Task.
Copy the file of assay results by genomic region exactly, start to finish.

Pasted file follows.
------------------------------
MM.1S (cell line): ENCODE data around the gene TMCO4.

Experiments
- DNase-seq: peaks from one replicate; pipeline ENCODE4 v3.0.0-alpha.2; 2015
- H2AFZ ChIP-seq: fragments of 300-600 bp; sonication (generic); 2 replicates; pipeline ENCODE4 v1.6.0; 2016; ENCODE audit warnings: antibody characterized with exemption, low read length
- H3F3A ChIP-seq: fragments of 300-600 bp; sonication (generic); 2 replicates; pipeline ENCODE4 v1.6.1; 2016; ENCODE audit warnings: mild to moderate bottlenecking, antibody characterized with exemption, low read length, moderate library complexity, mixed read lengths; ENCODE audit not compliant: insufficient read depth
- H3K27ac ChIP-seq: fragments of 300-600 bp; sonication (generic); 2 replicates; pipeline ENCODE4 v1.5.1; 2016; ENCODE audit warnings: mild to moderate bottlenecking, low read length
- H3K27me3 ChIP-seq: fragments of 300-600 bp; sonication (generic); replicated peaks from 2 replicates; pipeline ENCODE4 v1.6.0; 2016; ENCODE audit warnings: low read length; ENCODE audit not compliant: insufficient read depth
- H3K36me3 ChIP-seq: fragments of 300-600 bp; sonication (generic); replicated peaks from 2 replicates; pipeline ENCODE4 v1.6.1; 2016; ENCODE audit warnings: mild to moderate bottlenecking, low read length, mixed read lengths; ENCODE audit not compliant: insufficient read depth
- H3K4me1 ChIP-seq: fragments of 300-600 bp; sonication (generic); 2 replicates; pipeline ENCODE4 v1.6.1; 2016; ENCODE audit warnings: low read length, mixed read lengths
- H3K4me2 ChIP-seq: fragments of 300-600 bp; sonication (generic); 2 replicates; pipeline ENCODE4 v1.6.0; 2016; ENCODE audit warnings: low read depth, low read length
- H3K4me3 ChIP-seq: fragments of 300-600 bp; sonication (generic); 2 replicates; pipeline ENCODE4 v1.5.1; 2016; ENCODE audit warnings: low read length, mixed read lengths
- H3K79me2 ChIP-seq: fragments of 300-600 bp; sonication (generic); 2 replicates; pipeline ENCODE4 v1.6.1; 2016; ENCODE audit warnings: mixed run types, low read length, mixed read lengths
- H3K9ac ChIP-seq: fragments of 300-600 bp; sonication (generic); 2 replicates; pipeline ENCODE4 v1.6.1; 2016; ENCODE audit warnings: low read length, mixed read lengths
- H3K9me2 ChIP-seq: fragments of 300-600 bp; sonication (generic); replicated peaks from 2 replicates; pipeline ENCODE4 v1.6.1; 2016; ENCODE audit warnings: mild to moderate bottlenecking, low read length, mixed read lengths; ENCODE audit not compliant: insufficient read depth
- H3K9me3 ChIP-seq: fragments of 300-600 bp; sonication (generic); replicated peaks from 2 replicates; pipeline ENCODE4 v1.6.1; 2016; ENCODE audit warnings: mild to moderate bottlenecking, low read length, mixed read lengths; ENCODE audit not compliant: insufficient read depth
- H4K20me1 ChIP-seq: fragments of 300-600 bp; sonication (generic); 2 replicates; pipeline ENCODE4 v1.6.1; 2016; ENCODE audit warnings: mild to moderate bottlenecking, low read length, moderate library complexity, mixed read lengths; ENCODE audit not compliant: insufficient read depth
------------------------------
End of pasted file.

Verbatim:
MM.1S (cell line): ENCODE data around the gene TMCO4.

Experiments
- DNase-seq: peaks from one replicate; pipeline ENCODE4 v3.0.0-alpha.2; 2015
- H2AFZ ChIP-seq: fragments of 300-600 bp; sonication (generic); 2 replicates; pipeline ENCODE4 v1.6.0; 2016; ENCODE audit warnings: antibody characterized with exemption, low read length
- H3F3A ChIP-seq: fragments of 300-600 bp; sonication (generic); 2 replicates; pipeline ENCODE4 v1.6.1; 2016; ENCODE audit warnings: mild to moderate bottlenecking, antibody characterized with exemption, low read length, moderate library complexity, mixed read lengths; ENCODE audit not compliant: insufficient read depth
- H3K27ac ChIP-seq: fragments of 300-600 bp; sonication (generic); 2 replicates; pipeline ENCODE4 v1.5.1; 2016; ENCODE audit warnings: mild to moderate bottlenecking, low read length
- H3K27me3 ChIP-seq: fragments of 300-600 bp; sonication (generic); replicated peaks from 2 replicates; pipeline ENCODE4 v1.6.0; 2016; ENCODE audit warnings: low read length; ENCODE audit not compliant: insufficient read depth
- H3K36me3 ChIP-seq: fragments of 300-600 bp; sonication (generic); replicated peaks from 2 replicates; pipeline ENCODE4 v1.6.1; 2016; ENCODE audit warnings: mild to moderate bottlenecking, low read length, mixed read lengths; ENCODE audit not compliant: insufficient read depth
- H3K4me1 ChIP-seq: fragments of 300-600 bp; sonication (generic); 2 replicates; pipeline ENCODE4 v1.6.1; 2016; ENCODE audit warnings: low read length, mixed read lengths
- H3K4me2 ChIP-seq: fragments of 300-600 bp; sonication (generic); 2 replicates; pipeline ENCODE4 v1.6.0; 2016; ENCODE audit warnings: low read depth, low read length
- H3K4me3 ChIP-seq: fragments of 300-600 bp; sonication (generic); 2 replicates; pipeline ENCODE4 v1.5.1; 2016; ENCODE audit warnings: low read length, mixed read lengths
- H3K79me2 ChIP-seq: fragments of 300-600 bp; sonication (generic); 2 replicates; pipeline ENCODE4 v1.6.1; 2016; ENCODE audit warnings: mixed run types, low read length, mixed read lengths
- H3K9ac ChIP-seq: fragments of 300-600 bp; sonication (generic); 2 replicates; pipeline ENCODE4 v1.6.1; 2016; ENCODE audit warnings: low read length, mixed read lengths
- H3K9me2 ChIP-seq: fragments of 300-600 bp; sonication (generic); replicated peaks from 2 replicates; pipeline ENCODE4 v1.6.1; 2016; ENCODE audit warnings: mild to moderate bottlenecking, low read length, mixed read lengths; ENCODE audit not compliant: insufficient read depth
- H3K9me3 ChIP-seq: fragments of 300-600 bp; sonication (generic); replicated peaks from 2 replicates; pipeline ENCODE4 v1.6.1; 2016; ENCODE audit warnings: mild to moderate bottlenecking, low read length, mixed read lengths; ENCODE audit not compliant: insufficient read depth
- H4K20me1 ChIP-seq: fragments of 300-600 bp; sonication (generic); 2 replicates; pipeline ENCODE4 v1.6.1; 2016; ENCODE audit warnings: mild to moderate bottlenecking, low read length, moderate library complexity, mixed read lengths; ENCODE audit not compliant: insufficient read depth